The Conjuring: The Devil Made Me Do It appears in an aspect ratio of approximately 2.40:1 on this 4K UHD Disc. This was an appealing representation of the film.
Overall sharpness looked fine. Nary a slice of softness interfered with this tight image.I saw no signs of moiré effects or jagged edges, and neither edge haloes nor print flaws marred the proceedings.
In terms of palette, Devil opted for a muted sense of teal and amber. These colors were well-rendered given the film’s stylistic choices, and the disc’s HDR added zest and emphasis to the tones.
Blacks looked deep, and shadows also offered good imagery. HDR brought power to whites and contrast. This turned into a solid presentation.
Downconverted to Dolby TrueHD 7.1, I also felt impressed by the film’s atmospheric Dolby Atmos soundtrack. Though the mix emphasized creepy ambience, it still managed to come to life in a dynamic manner when necessary.
This meant the soundscape used the various channels to create an involving setting. Various spooky elements popped up around the room and formed a nice sense of the action. Add a few bigger sequences and this turned into an immersive auditory experience.
Quality also satisfied, with speech that consistently appeared natural and distinctive. Music showed warm, full tones, and effects seemed accurate and clear.
Bass response worked really well, as the track featured deep low-end that contributed to the movie’s ominous vibe. I thought the soundtrack suited the material and added to the experience.
How did the 4K UHD compare to the Blu-ray version? Both came with the same Dolby Atmos audio.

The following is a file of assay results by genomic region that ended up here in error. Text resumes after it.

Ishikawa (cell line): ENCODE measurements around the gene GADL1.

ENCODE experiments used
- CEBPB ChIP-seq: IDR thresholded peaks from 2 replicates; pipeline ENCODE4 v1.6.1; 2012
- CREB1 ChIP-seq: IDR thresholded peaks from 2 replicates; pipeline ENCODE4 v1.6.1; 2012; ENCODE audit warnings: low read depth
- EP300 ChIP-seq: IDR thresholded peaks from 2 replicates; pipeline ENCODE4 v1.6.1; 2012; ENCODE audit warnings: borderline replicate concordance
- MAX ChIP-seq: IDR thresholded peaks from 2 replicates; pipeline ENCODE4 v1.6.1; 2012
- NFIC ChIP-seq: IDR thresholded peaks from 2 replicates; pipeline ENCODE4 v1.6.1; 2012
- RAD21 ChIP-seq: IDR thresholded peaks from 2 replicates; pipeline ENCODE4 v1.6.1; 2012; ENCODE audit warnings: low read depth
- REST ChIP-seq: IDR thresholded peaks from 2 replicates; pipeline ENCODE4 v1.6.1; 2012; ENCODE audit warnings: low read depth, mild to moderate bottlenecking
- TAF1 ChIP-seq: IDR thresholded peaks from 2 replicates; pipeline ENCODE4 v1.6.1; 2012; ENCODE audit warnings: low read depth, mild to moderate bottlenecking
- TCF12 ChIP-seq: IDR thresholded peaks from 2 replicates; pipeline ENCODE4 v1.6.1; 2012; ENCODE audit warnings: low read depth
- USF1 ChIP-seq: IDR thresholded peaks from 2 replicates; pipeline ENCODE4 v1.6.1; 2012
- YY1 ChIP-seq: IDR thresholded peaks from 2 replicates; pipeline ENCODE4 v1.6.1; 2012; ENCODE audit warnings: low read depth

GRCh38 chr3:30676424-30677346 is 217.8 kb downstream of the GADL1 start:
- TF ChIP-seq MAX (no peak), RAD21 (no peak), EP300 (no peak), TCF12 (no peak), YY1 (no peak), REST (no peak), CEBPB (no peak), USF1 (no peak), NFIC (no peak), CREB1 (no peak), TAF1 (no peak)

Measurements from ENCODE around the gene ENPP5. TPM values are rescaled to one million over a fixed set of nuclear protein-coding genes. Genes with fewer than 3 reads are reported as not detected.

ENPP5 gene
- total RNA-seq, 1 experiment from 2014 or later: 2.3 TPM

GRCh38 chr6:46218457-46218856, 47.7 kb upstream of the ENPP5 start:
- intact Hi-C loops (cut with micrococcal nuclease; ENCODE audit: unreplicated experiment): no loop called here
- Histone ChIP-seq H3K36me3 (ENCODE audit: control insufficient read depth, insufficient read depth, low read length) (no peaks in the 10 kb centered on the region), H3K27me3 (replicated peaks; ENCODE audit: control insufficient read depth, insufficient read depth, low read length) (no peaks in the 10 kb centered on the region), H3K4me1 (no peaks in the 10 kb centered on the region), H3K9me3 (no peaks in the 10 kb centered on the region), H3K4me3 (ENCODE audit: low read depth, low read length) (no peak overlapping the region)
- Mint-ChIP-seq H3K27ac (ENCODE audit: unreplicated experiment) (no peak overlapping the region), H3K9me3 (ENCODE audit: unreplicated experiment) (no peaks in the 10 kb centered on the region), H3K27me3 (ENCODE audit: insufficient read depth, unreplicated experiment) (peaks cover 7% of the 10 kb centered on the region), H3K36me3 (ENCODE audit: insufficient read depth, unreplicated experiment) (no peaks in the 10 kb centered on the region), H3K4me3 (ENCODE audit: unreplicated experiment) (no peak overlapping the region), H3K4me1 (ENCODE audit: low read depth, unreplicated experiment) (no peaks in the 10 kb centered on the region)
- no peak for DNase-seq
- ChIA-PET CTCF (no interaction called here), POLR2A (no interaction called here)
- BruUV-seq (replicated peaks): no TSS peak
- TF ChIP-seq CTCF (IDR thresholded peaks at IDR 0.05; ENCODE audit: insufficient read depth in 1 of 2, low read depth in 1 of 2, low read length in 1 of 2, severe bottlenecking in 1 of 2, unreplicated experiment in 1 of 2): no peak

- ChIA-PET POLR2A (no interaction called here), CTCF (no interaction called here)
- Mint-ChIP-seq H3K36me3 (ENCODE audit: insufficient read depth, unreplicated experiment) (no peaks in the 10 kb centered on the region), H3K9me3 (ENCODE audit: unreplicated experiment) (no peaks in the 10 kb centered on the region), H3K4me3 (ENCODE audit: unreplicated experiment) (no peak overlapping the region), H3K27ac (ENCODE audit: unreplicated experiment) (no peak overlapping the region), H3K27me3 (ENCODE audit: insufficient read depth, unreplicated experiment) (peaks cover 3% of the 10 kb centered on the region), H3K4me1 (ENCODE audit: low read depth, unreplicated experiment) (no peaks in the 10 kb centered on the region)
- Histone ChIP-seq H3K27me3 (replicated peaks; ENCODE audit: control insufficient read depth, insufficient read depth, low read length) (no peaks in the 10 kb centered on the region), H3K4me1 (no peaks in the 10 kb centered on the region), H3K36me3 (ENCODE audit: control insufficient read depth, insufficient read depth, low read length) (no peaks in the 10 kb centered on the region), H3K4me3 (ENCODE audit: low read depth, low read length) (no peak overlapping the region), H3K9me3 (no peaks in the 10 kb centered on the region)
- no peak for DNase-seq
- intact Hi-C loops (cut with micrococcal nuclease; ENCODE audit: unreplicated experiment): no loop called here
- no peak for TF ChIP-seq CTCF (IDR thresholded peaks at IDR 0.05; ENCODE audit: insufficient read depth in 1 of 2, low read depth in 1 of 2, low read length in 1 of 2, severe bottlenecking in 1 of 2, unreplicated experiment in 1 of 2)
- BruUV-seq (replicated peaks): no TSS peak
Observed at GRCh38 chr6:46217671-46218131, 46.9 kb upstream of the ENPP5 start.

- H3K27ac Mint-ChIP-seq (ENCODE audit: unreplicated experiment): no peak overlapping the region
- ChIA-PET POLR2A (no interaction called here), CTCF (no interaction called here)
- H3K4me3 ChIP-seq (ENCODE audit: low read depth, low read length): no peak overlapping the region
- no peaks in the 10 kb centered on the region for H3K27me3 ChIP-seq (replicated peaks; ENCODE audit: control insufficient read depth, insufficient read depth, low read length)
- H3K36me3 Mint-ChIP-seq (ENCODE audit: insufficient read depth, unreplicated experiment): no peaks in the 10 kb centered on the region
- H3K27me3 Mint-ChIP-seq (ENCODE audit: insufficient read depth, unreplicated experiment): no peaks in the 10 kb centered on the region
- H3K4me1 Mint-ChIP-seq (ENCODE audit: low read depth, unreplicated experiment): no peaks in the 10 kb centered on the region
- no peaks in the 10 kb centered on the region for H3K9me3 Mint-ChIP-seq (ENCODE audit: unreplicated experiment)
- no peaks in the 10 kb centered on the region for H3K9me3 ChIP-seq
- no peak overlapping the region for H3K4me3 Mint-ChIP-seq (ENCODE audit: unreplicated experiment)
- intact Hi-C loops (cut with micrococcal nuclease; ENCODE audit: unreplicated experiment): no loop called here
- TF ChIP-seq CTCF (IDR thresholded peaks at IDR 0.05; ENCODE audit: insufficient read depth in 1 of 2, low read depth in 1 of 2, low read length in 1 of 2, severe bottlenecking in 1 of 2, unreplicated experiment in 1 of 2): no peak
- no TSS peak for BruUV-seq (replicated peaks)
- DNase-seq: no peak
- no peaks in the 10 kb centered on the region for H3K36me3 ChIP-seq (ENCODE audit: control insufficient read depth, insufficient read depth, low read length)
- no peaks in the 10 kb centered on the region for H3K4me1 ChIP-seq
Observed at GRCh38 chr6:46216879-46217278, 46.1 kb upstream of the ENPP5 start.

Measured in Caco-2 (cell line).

As for visuals, the 4K looked a little tighter and more vivid than the Blu-ray. However, the 4K didn’t demonstrate substantial improvements. While it worked better, it didn’t blow away the Blu-ray.
No extras appear on the 4K UHD, but on the included Blu-ray copy, we find three featurettes here, and The Occultist runs four minutes, three seconds. It involves notes from producers Peter Safran and James Wan, director Michael Chaves, screenwriter David Leslie Johnsoon-McGoldrick, and actors Vera Farmiga, Patrick Wilson and Eugenie Bondurant.
“Occultist” looks at the movie’s villain. It doesn’t really tell us much we can’t find in the film itself, so it tends to feel like an advertisement.
By Reason of Demonic Possession lasts five minutes, 24 seconds and features Wan, Wilson, Farmiga, Safran, Johnson-McGoldrick, and real-life Arne and Debbie Johnson.
“Reason” covers the events that inspired the film. It mostly seems superficial, but the comments from the Johnsons add intrigue.
Lastly, Exorcism of Fear spans five minutes, 47 seconds with notes from Chaves, Farmiga, Wilson, production designer Jennifer Spence, stunt coordinator Glenn Foster, VFX supervisor Robert Nederhorst and contortionist Emerald Gordon Wulf.
“Fear” tells us about sets and the recreation of the movie’s exorcism. It offers a short but effective glimpse of these topics.
We also find a video comic called “The Conjuring: The Lover #1”. It goes for 12 minutes, 51 seconds and depicts a story that acts as background during Devil. It adds value to the package.
While not a bad horror flick, The Conjuring: The Devil Made Me Do It doesn’t really satisfy. After an effective first act, the movie becomes slow and meandering. The 4K UHD boasts excellent visuals and strong audio along with a smattering of bonus materials. This turns into an up and down thriller.
To rate this film visit the prior review of CONJURING: THE DEVIL MADE ME DO IT